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Here’s Why You’ve Been Drinking Water the Wrong Way Your Whole Life

When it comes to drinking water, the so-called 8×8 rule, wherein you have to gulp down eight eight-ounce glasses of water a day, has long been a scared practice due to beliefs that it is the optimal amount to drink each day. But a new study carried out by scientists at the Monash University in Australia may shed light on how much we need to drink on a daily basis.

Based on the findings of the study published in the Proceedings of the National Academy of Sciences, people should only drink water when they’re thirsty as they may experience drinking excess water challenging.

drink-water

 “The new study suggests we should only drink when we are thirsty, after discovering a mechanism that makes drinking excess water challenging.”

To arrive at the conclusion, the team of researchers monitored participants who were asked to drink large amounts of water out of thirst versus rule-abiding discipline. The participants were then asked to rate how difficult it was to swallow water for every condition.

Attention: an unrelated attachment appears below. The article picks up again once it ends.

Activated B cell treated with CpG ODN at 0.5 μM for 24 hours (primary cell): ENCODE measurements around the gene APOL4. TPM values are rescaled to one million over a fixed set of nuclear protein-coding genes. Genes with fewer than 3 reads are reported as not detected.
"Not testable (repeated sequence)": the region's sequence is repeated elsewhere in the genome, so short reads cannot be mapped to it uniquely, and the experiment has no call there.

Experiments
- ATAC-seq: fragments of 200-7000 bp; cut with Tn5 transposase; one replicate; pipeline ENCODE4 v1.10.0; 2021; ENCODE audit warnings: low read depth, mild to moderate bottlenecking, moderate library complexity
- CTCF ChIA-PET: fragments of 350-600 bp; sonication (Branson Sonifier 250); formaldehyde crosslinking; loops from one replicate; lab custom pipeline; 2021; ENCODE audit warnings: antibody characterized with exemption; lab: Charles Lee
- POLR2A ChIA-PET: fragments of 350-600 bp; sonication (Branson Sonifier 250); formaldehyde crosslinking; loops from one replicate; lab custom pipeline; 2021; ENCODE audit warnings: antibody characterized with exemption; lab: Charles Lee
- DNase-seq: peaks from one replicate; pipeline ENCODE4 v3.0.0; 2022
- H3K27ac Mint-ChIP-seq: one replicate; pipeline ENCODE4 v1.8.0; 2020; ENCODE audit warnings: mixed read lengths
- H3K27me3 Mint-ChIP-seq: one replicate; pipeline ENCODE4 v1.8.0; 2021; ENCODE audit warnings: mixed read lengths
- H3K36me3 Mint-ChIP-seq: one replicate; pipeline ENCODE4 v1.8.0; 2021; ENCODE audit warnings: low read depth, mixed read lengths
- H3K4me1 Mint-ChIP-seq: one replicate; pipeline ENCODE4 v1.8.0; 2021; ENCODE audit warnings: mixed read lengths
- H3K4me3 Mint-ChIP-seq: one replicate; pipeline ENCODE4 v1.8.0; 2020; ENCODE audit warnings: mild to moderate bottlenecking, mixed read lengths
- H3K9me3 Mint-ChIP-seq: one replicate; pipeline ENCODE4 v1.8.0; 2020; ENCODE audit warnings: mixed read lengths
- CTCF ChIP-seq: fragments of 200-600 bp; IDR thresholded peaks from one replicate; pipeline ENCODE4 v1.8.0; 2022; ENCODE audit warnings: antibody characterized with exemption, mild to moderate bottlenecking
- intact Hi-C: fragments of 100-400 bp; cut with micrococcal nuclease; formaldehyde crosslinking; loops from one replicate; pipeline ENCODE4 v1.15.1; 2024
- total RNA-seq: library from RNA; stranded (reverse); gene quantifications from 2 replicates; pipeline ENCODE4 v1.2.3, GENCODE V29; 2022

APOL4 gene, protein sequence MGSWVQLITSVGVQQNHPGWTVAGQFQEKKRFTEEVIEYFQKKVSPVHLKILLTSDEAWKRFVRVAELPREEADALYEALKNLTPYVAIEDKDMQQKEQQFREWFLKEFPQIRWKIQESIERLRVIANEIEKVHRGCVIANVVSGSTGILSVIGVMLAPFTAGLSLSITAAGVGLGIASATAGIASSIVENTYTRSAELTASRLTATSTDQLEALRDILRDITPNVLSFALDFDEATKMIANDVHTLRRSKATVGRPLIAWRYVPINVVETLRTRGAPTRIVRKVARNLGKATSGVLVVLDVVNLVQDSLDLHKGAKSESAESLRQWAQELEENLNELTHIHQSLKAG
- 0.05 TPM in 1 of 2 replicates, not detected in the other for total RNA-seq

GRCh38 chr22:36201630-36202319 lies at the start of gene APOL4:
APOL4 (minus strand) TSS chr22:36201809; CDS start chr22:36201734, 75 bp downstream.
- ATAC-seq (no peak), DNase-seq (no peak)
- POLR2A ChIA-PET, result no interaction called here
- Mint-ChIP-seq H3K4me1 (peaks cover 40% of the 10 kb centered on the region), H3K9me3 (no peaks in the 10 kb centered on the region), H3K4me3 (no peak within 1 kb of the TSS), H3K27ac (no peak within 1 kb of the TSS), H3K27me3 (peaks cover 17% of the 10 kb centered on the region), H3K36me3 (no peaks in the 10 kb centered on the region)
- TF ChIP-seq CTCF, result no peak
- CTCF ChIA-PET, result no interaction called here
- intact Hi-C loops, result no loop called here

In contrast with drinking water out of thirst particularly just after exercise, it was discovered that participants found it three times harder to swallow water when they’re not thirsty.

To check the participants’ brain activities just before they took water in each experimental condition, the researchers subjected them to functional magnetic resonance imaging (fMRi). Specific areas of the right prefrontal cortex of the brain displayed significantly higher activity when  participants exerted effort to swallow the water.

The researchers concluded that when it comes to water intake, it would be best to listen to our body’s needs.

“If we just do what our body demands us to we’ll probably get it right – just drink according to thirst rather than an elaborate schedule,” study co-author Michael Farrell said.

What are the effects of drinking too much water?

Overhydration or drinking too much water can cause a potentially deadly condition as it throws off balance between water and sodium in your blood.

Here are some of its effects:

  1. vomiting and nausea
  2. headache
  3. confusion or disorientation

More severe symptoms include:

  1. cramps, spasms, or muscle weakness
  2. unconsciousness
  3. seizures
  4. coma

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